In many older houses the bathroom has a bath and a hand-basin, and a rusted chrome towel rail, and square patterned lino on the floor. Or maybe an upgrade 30 years ago put a shower cubicle in and a long vanity with mosaic tiled top and plastic pink basin, now usually stained and discoloured.
It can all go out in the bin (or to the re-cyclers) and we can install modern tiled showers with sliding shower heads, elegant vanities, heated towel rails and fabulous well-lit mirrors. Whatever you want it can be provided (well almost anything!).
Again, bathroom renovations are most successful when combined with an extension (such as adding on a new master suite with walk-in wardrobe and ensuite) or an alteration to an existing internal layout to make better use of the available space.
From the design point of view, the bathroom can present challenges, but along with those challenges come wonderful opportunities as well. With a little thought and planning, you can create a bathroom or ensuite that is truly to your own style and budget.
You need to remember that the standard of the bathrooms in a property can be a make-or-break factor in home-buying decisions. Along with the kitchen, it can be a major factor in determining whether a sale is achieved, and at what price. It can boost the value of your home, increase the overall functionality, and make you feel much more pleasant about being in one of the most used rooms in the house. So it’s not a place to scrimp on your investment in dollar terms.
Here are some design points (and some “let’s-be-practical” points as well) that you might like to take into account in the new layout etc. of your bathroom or ensuite:
- Firstly, your bathroom or ensuite MUST work for you and your family. It will probably be used for many years so it needs to take into account your particular needs for comfort and convenience.
- And … secondly it must be aesthetically pleasing.
- The first visual point upon entering into the bathroom / ensuite doorway should be your vanity and basin. The tallest item, the shower, should be in the farthest back corner.
- Obviously, the toilet should be placed as far out of sight as possible. Some people make it the first thing you see when entering a bathroom, but it always creates a negative image in the viewer’s mind, so it should be the last thing they see.
- The bath is a focal point as well, and should generally speaking be close to the vanity / basin.
- Make use of multiple low voltage lights, as it brightens up the bathroom and the brighter the room the bigger it appears to be.
- Use large and stunning mirrors. It creates the illusion of space and quality, and has the obvious practical uses as well.
- A bigger tile achieves a number of things. It reduces the grout which gives a smoother and a softer effect, and the installation labour and time. Doing this also makes the room look bigger and better over a longer period of time, as it is the grout that ultimately discolours, and the less there is the better from this perspective. Lighter coloured tiles also make the bathroom look larger. But bigger tiles require a flatter surface under them so there may be some floor levelling needed.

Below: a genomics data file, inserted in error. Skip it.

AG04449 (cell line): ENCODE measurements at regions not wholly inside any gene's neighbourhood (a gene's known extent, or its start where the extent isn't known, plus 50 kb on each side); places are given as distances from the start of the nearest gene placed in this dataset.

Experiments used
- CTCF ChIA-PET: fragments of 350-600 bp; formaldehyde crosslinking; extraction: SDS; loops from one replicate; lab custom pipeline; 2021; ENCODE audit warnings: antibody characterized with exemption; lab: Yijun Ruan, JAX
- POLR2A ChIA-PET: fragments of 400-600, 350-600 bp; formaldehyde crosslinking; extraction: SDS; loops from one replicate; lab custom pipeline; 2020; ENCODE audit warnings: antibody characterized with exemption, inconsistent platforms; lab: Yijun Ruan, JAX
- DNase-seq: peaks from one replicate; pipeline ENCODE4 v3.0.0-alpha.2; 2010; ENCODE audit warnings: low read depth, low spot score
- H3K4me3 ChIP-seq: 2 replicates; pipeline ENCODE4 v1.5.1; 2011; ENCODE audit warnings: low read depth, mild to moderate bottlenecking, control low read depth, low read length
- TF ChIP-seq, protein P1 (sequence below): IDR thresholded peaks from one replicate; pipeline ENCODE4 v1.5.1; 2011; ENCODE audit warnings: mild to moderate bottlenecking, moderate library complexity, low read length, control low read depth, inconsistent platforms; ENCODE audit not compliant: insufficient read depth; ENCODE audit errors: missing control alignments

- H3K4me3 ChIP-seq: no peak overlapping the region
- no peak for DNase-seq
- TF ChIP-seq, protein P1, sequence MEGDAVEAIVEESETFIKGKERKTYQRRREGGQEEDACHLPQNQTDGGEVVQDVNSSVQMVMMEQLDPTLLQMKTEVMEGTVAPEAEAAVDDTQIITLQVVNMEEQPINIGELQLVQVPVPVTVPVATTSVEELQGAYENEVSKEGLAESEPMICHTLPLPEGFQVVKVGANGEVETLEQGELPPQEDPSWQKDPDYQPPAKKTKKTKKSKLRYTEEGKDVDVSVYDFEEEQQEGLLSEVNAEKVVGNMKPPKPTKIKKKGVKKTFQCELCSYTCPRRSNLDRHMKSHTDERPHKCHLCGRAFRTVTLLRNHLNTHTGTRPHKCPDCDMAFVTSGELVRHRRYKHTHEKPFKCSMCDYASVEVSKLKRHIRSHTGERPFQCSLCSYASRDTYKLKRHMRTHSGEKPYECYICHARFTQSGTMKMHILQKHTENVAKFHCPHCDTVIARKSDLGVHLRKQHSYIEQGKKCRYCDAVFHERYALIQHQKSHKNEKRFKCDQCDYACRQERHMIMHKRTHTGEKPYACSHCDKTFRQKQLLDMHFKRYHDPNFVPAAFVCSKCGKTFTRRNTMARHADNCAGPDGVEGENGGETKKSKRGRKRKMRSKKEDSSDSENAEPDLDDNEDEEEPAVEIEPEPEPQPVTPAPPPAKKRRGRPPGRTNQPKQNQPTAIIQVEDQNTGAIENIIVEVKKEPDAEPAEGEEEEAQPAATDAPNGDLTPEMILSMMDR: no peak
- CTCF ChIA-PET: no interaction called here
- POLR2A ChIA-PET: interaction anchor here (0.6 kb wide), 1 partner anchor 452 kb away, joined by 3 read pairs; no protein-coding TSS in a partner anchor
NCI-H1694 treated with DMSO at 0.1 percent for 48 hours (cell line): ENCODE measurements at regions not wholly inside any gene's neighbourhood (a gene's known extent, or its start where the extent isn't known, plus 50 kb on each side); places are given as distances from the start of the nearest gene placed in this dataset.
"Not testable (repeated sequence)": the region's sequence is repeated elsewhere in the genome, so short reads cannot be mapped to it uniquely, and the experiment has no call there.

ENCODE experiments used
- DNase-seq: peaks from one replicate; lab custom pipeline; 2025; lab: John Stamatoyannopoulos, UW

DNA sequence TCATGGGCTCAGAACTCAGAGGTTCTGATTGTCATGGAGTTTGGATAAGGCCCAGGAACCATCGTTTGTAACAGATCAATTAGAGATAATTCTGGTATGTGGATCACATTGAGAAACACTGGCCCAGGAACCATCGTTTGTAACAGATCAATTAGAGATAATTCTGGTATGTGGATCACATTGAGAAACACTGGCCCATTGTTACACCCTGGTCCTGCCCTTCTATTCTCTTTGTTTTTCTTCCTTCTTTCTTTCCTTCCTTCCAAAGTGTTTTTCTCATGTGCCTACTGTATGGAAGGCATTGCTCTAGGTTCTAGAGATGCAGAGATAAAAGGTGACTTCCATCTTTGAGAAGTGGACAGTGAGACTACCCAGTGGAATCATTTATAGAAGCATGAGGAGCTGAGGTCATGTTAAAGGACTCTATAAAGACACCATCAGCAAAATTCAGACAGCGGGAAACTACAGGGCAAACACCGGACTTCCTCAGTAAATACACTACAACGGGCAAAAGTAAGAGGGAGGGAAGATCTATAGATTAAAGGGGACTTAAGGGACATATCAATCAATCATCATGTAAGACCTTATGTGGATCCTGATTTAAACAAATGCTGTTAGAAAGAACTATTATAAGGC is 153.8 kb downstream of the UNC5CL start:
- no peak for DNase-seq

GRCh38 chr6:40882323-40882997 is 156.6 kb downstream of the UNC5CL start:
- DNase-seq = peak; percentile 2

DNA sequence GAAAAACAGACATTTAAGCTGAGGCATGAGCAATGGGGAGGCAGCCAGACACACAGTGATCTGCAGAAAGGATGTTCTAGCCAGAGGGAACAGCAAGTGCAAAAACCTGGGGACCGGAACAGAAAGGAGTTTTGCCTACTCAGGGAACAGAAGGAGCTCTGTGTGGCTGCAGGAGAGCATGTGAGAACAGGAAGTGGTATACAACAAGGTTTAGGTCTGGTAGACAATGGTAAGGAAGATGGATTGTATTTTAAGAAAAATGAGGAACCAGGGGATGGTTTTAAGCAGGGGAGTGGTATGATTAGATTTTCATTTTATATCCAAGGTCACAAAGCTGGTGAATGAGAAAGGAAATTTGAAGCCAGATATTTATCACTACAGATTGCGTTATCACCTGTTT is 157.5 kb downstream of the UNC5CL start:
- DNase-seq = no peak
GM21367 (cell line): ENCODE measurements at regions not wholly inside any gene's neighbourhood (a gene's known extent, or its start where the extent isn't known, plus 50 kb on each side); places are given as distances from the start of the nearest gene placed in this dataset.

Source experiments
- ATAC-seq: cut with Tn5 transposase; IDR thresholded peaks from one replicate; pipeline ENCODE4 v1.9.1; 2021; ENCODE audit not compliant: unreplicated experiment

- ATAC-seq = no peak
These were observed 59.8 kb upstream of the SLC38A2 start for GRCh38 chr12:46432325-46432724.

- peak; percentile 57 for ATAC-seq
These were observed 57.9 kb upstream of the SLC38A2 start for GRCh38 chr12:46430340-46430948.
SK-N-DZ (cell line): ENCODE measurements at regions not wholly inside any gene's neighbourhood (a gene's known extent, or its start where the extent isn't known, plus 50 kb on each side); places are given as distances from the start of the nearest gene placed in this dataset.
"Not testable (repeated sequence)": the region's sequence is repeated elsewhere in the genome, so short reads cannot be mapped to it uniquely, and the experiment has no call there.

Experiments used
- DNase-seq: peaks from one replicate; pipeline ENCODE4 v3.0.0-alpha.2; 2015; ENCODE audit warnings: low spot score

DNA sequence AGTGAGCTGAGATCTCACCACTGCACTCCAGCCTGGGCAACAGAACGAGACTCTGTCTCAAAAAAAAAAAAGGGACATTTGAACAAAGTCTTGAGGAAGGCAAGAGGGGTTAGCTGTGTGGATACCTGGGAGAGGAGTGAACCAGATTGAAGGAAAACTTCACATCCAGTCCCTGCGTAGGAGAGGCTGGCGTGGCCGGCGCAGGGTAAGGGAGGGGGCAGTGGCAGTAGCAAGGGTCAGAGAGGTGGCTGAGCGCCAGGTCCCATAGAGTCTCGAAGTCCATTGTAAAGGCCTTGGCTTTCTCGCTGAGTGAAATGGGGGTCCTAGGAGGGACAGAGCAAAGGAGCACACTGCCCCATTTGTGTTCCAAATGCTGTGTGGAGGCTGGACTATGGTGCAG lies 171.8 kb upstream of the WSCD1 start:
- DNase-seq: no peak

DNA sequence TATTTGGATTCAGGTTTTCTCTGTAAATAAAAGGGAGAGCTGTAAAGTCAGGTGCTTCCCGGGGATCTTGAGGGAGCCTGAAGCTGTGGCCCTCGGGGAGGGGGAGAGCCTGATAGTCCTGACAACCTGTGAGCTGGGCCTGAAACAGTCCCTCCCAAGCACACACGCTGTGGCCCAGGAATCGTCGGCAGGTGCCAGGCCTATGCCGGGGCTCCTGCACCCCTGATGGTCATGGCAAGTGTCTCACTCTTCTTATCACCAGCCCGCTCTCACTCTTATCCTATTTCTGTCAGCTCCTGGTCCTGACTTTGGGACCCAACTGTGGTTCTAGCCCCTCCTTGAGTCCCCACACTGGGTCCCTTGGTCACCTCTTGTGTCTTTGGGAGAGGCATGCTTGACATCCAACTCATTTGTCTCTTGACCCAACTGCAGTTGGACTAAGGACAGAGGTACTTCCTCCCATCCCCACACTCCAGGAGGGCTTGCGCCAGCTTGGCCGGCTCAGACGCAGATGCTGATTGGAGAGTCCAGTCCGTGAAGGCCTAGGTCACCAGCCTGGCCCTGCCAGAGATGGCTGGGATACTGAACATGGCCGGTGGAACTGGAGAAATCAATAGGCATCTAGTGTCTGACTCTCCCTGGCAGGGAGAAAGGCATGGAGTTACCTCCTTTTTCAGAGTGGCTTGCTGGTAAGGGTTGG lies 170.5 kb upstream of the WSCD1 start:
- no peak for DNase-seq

- Be careful not to be caught with things like steps in front of a bath. They might look stylish but they take up lots of floor space, are generally uncomfortable to stand on and can be dangerous and slippery.
- Also, don’t include a tiled rim around the bath that’s too wide. Again, it might look good from a design perspective but can ultimately prove annoying as you bump the inner sides of your legs every time you get in or out of the bath.
- Tip from Ann … Be wary of free-standing baths, as you need to lie on your stomach to clean underneath them. Unless the cleaner gets this job!
- Open cupboards and shelves are an often incorporated design feature as well, but use it wisely as all your bathroom “clutter” is visible.
- Make sure you don’t put old and new products together as they stand out like a sore thumb. If you are going to upgrade your bathroom, do the whole thing, not just part. Do it once and do it right!
- If you can avoid them, do not use products which have been re-enamelled, re-glazed or re-surfaced. They have a relatively short life expectancy in comparison with new items.
- Stay with a classic design. Avoid fashion trends as they date easily. Classic is the most widely accepted. But not everyone has to “follow the norm” and some exciting style options are also available for the more adventurous.
- Use quality products. If possible, use first grade products where “after-sale” service is readily available. Cheaper products can be useful, but understand the warranties etc.